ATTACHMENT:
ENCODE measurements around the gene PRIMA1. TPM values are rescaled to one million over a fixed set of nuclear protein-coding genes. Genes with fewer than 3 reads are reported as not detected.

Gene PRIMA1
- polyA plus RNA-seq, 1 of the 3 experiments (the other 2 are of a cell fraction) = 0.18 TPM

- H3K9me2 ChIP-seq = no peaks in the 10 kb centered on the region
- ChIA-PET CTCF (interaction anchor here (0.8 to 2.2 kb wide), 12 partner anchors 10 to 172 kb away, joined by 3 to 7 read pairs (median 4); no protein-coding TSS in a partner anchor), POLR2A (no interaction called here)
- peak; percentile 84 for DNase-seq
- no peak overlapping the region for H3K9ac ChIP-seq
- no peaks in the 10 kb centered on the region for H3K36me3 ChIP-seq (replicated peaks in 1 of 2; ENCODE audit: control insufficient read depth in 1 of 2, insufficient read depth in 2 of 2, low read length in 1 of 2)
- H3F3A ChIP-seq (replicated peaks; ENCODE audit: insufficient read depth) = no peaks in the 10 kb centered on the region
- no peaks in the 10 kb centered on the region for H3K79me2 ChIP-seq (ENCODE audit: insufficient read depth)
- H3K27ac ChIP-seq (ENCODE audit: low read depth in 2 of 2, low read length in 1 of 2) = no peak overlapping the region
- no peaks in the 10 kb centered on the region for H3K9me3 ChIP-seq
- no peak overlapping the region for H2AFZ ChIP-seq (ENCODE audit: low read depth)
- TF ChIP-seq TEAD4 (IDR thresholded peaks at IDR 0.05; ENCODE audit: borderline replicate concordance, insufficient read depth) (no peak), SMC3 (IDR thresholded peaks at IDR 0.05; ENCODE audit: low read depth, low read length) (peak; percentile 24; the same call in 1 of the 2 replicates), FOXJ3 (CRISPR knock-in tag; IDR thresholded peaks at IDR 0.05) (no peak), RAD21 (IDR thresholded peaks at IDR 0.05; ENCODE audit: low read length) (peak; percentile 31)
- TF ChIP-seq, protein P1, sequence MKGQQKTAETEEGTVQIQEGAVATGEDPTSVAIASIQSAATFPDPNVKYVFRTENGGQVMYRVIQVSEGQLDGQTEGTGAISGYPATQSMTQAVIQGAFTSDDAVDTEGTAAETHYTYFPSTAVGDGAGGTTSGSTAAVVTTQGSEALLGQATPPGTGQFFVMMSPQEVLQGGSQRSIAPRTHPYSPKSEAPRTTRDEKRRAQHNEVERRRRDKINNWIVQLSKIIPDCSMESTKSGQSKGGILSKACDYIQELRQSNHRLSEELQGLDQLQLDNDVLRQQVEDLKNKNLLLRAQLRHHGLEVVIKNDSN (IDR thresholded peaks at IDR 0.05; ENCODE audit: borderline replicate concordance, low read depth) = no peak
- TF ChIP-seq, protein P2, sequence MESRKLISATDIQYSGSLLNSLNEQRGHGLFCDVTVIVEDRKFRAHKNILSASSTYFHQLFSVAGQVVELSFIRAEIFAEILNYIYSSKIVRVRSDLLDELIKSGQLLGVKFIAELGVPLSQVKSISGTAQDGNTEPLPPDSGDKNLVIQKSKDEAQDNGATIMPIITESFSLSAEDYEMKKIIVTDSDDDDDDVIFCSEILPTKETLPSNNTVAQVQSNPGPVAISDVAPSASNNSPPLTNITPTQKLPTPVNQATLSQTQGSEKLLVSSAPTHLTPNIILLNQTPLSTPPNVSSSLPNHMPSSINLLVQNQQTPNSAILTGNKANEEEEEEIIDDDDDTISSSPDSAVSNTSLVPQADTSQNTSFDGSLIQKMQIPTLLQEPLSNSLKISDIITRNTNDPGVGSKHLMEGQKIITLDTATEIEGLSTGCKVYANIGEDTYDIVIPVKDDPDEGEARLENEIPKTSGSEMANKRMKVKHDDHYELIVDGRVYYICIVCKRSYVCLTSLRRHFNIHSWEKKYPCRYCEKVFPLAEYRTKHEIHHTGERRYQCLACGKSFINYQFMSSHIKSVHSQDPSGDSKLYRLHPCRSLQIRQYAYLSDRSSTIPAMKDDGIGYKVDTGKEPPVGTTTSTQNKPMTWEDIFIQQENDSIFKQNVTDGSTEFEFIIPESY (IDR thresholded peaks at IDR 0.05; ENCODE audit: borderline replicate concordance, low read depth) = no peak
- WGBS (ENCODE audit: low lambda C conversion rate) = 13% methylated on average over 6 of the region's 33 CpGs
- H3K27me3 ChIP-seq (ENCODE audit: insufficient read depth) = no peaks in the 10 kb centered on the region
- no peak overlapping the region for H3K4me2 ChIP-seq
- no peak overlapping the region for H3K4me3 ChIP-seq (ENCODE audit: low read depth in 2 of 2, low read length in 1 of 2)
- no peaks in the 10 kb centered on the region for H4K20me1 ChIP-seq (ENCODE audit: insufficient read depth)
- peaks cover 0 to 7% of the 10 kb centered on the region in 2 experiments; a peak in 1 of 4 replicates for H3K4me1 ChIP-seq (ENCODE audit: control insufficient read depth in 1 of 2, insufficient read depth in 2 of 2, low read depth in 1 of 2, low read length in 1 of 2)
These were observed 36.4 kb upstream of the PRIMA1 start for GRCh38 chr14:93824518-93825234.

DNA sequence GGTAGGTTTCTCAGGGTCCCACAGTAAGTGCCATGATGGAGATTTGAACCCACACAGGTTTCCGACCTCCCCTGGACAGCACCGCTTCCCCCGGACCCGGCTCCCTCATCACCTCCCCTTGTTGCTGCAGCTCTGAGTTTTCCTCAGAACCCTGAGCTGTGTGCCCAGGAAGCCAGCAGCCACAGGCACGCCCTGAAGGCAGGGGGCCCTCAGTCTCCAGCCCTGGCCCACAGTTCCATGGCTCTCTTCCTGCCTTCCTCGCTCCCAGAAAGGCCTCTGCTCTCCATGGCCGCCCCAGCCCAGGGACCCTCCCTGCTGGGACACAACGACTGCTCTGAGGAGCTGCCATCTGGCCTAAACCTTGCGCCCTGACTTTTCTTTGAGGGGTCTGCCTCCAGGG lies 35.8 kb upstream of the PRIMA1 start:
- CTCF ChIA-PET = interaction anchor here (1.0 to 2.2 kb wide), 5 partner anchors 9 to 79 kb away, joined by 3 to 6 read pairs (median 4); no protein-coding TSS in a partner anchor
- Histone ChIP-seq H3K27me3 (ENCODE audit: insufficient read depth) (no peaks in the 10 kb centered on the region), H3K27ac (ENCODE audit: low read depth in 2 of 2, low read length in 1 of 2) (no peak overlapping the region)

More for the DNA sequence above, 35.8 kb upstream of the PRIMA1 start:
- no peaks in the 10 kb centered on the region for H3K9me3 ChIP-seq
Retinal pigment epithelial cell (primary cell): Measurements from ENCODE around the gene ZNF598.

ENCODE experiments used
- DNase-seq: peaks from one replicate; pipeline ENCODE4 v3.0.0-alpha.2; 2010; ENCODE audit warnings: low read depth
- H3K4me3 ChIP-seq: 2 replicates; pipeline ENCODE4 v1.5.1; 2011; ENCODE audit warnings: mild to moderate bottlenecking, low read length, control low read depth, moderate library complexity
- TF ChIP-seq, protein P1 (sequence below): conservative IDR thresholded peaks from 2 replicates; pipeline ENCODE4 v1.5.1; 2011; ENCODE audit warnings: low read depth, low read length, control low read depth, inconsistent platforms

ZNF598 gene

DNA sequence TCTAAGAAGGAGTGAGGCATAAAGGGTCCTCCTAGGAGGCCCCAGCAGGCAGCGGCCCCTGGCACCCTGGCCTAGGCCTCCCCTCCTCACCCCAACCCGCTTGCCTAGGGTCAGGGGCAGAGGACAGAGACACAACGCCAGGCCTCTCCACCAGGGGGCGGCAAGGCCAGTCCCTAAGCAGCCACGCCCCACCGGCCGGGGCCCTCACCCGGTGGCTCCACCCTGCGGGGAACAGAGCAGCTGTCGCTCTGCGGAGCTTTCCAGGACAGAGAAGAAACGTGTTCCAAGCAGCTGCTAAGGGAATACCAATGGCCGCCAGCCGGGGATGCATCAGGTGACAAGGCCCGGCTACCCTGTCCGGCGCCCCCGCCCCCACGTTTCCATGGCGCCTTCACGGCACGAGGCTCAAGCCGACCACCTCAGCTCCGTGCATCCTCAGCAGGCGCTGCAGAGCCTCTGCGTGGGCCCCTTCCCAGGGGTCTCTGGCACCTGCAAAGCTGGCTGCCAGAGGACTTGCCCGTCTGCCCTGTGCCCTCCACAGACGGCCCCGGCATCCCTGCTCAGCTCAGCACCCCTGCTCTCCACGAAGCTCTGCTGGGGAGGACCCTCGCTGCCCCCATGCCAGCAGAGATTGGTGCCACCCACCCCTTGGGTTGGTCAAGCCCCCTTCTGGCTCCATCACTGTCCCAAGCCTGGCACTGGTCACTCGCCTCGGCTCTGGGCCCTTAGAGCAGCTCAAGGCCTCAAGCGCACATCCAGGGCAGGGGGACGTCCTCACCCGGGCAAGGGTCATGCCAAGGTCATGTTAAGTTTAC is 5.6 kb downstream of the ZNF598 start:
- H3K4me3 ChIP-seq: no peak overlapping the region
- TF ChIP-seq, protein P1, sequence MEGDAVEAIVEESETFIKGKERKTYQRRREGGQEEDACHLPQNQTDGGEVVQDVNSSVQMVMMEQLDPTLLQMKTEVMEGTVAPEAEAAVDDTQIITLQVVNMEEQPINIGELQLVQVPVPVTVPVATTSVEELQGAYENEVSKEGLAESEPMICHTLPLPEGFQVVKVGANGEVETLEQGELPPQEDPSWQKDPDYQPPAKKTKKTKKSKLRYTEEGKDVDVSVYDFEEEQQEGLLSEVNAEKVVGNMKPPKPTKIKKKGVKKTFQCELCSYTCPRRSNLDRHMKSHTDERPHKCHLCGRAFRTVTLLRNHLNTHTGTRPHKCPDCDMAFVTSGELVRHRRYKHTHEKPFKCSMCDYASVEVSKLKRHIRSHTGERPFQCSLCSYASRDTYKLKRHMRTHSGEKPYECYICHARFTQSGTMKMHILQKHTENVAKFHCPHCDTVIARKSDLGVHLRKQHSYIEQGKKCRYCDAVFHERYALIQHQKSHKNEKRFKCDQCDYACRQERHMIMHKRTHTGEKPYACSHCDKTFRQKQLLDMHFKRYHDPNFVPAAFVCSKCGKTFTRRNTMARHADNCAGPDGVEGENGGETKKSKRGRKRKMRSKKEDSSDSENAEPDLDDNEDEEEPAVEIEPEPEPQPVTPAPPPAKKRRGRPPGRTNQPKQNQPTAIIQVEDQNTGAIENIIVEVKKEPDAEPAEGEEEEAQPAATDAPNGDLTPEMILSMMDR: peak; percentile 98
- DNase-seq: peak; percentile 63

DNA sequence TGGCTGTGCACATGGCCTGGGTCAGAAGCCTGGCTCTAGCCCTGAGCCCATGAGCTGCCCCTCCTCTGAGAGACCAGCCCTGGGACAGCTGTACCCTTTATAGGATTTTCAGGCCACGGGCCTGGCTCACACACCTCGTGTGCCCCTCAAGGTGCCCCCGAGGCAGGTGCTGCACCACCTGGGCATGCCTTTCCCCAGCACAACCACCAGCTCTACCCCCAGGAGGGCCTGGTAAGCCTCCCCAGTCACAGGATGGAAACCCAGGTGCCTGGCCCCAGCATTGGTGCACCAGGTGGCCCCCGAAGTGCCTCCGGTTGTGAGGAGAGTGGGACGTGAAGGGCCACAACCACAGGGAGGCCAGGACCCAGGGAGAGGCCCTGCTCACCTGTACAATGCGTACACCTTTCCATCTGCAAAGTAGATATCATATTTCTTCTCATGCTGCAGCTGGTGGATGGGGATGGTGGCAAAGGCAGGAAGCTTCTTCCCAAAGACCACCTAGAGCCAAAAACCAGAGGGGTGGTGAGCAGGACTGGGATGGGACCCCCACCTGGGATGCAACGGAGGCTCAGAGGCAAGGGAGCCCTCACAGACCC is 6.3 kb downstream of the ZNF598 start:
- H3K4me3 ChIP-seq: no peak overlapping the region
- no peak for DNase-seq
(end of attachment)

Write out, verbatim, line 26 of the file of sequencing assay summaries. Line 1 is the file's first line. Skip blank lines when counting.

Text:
- Histone ChIP-seq H3K27me3 (ENCODE audit: insufficient read depth) (no peaks in the 10 kb centered on the region), H3K27ac (ENCODE audit: low read depth in 2 of 2, low read length in 1 of 2) (no peak overlapping the region)